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john-wesleyRobert Jeffery offers his paper on slavery he submitted for his Wesleyan Distinctives  course.

A Wesleyan View of Slavery
“My Chains Fell Off, My Heart was Free”

Cadet Robert Jeffery
UW 7220 History and Faith of a Selected Church Tradition: Wesleyan Distinctives in Theology
Major Ray Harris, D. Min.


Over the last decade we have seen in our society a renewed interest in the topic of slavery.  From the rise of black authors such as Maya Angelou and Toni Morrison (both of whom have garnished critical acclaim), the production and release of multimillion-dollar films such as “Amistad” and “Amazing Grace”, to the election of America’s first black president, our North American culture has experienced a desire to better understand the sordid, and complex history that was the African transatlantic slave trade.  While prominent leaders in the Abolitionist movement like Abraham Lincoln and William Wilberforce have been extensively studied, religious Abolitionists (though it should be pointed out that Lincoln and Wilberforce were both Christians) have often escaped historical recognition.  One such Abolitionist, though well studied in Methodist circles, who receives little attention from secular scholarship is John Wesley, the founder of Wesleyan theology and the principal creator of the Methodist Church.

Wesley (1703-1791) was an ardent Abolitionist who found the practice of outrageslavery abhorrent to anyone who professed faith.  What separated him from the Abolitionists of his day and those who would come later, was not the extremeness in which he protested slavery but his establishment of a theological framework that future Abolitionist Christians could borrow from and build on.  John Wesley created a theological foundation on which slavery could be opposed, which one could well argue is more lasting than the short-ditched efforts of a pragmatic rebel.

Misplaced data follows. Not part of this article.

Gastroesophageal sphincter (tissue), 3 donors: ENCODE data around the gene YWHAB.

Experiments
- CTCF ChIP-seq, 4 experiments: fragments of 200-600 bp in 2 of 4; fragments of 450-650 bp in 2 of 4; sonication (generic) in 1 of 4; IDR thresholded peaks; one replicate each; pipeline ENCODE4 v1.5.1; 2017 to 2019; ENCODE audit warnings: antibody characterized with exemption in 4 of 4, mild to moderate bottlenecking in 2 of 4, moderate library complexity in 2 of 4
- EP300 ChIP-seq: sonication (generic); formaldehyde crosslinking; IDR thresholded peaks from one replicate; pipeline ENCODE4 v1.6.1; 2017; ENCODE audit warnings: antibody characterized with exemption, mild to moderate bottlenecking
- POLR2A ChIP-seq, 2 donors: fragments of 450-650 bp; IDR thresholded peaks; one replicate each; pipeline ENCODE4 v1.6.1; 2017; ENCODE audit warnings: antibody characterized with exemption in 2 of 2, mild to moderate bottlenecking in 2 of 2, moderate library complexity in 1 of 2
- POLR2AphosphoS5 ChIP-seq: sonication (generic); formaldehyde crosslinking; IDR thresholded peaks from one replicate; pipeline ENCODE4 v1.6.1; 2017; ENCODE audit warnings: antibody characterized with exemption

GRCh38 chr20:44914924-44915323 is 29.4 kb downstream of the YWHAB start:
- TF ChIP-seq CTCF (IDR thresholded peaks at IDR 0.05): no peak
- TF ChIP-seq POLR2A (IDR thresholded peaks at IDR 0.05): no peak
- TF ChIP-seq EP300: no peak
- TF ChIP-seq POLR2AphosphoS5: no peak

This paper will examine African slavery from a Wesleyan perspective and will explore those factors that contributed to Wesley’s own thinking on the subject, and the impact his convictions had on the society of his day.  Also, a truly Wesleyan perspective draws on the work of not only Wesley himself, but of other Wesleyan voices: Charles Wesley, Francis Asbury, and Thomas Coke.  Sometimes these voices are in complete harmony with one another – sometimes they are not.  This paper will not provide much in the way of a detailed history on slavery, nor will it include many biographical details of the Wesleys or the Methodist movement; it will try to promulgate a Wesleyan view of slavery that is true to the convictions of John Wesley and the movement he created.  Lastly, it will attempt to answer whether there is anything in a Wesleyan view of slavery that we can take forward today, both as the people of God and as responsible citizens in a free society – a society that some say makes its fortunes off the backs of oppressed peoples in developing countries.  It will be shown that the notion of slavery should not be viewed by us as an historical curiosity but as a force that is painfully still present, though its form and shape have changed.